Let us start with some quite traditional yet highly efficient devices. On Dr. Mann’s planet Cooper has decided to return to Earth. Twice he ends a sentence with “home”, and each time there is a cut to the narrative plane on Earth: first, Murph and the doctor are driving towards her childhood home; later, they walk in through the very entrance door of “home”. Soon we see that Tom’s family have packed Murph’s things in cardboard boxes, and there is a direct cut to Amelia carrying containers, and of a similar size.
Now things are getting more complex: after Cooper has entered the black hole, there is again crosscutting to Earth. The adult Murph is in her childhood room, lost in memories of the ghost. Her ponderings are interrupted as the doctor shouts that Murph has to come out, since the violent Tom could return from putting out the cornfield fire at any time. There is a cut to Cooper in the cockpit, where he seems to have fainted due to the powerful gravitation. He wakes up from the computer chanting “Eject. Eject. Eject,” because the craft is about to disintegrate. Here the connection between the planes is fivefold: Both Murph and Cooper are “woken”, by a voice shouting, that it is important to get out of a confined space, and it is urgent, because there is an imminent danger.
Just before the epilogue, Nolan builds a very elegant and subtle chain of associations. When Cooper and Amelia exchange their “divine” handshake in the wormhole, both have a circle of light over an eye. When he is later floating unconscious in space by Saturn, he is saved by a vessel: far away we see two lights, which peculiarly enough are blinking. There is a cut to a close-up of Cooper who blinks his eyes as he is waking up in the hospital. Thus it is drawn a direct, but for the audience deeply subconscious line: from two eyes and two circles of light in the wormhole, via two blinking lights on the vessel, to two blinking eyes at the hospital. The pattern is sufficiently strong, with so many links, that one has to assume it is created intentionally.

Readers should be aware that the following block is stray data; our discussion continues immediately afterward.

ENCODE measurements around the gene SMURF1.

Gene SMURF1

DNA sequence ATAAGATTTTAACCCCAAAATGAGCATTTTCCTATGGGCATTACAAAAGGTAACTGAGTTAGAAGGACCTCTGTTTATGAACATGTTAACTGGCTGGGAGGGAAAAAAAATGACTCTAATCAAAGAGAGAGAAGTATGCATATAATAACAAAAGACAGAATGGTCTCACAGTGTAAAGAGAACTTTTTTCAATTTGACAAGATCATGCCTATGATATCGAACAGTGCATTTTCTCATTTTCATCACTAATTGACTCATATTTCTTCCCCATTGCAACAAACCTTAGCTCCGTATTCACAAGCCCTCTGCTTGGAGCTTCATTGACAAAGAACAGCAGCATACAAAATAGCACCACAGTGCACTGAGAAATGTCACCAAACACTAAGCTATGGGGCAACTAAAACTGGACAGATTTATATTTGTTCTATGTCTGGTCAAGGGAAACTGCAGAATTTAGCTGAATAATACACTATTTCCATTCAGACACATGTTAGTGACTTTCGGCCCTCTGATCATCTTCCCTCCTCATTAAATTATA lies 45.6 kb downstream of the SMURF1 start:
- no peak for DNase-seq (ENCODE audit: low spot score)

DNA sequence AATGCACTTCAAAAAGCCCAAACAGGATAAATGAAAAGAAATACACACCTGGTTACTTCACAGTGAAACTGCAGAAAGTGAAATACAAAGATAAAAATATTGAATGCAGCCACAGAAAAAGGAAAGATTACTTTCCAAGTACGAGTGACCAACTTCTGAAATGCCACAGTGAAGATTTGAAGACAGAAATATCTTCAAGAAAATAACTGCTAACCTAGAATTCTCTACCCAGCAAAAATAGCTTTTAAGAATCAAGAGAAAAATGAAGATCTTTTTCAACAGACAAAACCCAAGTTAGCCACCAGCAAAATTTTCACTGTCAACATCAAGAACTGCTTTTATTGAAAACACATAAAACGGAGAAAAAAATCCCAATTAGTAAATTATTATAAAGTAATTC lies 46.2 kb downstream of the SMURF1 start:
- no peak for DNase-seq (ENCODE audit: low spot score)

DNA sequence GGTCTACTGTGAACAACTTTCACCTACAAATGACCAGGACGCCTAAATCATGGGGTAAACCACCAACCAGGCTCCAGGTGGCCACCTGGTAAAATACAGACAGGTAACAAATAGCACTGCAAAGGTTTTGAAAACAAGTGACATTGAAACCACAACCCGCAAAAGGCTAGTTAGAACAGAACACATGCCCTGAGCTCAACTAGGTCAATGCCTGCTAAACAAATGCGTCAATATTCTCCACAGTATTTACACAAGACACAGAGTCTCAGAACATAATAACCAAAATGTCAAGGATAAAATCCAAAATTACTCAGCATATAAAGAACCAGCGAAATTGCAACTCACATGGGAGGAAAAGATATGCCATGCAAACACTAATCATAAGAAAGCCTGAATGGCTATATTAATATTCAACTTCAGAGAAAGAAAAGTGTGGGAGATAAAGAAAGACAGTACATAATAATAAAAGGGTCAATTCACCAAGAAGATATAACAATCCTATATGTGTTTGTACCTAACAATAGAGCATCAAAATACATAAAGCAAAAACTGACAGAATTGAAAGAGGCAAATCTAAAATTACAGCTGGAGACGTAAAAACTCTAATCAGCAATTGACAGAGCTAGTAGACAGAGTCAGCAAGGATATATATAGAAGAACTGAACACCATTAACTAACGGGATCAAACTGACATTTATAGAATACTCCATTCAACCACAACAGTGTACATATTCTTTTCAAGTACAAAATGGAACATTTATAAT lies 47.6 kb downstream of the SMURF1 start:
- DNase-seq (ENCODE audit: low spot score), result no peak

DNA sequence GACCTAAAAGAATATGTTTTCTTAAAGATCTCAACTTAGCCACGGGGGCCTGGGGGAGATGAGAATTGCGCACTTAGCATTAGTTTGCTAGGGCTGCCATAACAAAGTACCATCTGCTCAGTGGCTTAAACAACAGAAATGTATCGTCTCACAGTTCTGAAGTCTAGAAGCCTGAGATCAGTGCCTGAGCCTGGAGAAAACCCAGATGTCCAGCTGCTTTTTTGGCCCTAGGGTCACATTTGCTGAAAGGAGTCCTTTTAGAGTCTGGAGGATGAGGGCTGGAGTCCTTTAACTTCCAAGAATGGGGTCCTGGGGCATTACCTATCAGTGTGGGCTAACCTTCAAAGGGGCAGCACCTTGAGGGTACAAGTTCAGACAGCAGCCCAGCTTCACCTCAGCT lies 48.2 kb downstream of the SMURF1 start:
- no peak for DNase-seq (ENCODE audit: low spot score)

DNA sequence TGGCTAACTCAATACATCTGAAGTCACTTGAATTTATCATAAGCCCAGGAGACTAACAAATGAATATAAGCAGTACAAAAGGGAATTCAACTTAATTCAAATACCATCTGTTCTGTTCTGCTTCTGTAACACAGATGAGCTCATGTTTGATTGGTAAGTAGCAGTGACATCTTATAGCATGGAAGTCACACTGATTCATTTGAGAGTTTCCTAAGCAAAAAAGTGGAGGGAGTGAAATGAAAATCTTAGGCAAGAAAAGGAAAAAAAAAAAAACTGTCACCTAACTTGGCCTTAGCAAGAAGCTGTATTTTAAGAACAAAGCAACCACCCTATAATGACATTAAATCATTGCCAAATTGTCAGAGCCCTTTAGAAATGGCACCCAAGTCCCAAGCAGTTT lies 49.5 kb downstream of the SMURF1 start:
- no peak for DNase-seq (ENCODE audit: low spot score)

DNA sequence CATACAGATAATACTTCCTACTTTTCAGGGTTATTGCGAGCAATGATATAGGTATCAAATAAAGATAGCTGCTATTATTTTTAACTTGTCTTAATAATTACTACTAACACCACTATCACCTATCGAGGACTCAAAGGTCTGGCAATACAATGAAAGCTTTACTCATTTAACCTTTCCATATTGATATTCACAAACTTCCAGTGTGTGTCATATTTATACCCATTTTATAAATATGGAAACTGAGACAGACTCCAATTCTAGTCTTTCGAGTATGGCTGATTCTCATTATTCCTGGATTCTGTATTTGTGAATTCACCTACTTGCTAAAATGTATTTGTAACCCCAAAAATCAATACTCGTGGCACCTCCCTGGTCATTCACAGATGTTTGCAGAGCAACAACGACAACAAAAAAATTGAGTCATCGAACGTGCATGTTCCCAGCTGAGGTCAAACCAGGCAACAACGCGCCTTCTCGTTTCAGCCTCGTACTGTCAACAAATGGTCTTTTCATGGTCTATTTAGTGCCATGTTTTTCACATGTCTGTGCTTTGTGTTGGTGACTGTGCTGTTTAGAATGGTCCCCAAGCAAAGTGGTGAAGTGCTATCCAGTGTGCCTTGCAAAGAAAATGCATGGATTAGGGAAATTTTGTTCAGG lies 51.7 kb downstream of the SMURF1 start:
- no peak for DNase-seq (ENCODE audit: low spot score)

Before Cooper enters hibernation after taking off from Earth, he records a message for his family. We hear his voice over a shot where the ship is floating in the distance, almost as if we see it from the point of view of Earth. There is a cut to Cooper’s car arriving in the distance, being returned by Professor Brand, from the point of view of his family standing on the porch. The distance to the objects, filmed from the “same” vantage point, Cooper’s voice-over spanning both shots, and the film’s motif of connection between cars and space vessels – the totality of this helps forge a very strong connection. It is increased further by the fact that the car will deliver precisely the message we hear being recorded on the soundtrack. To top it off, there is a reversal: we see the ship becoming smaller and the car getting larger. (For more visual refinement in this scene, see here.)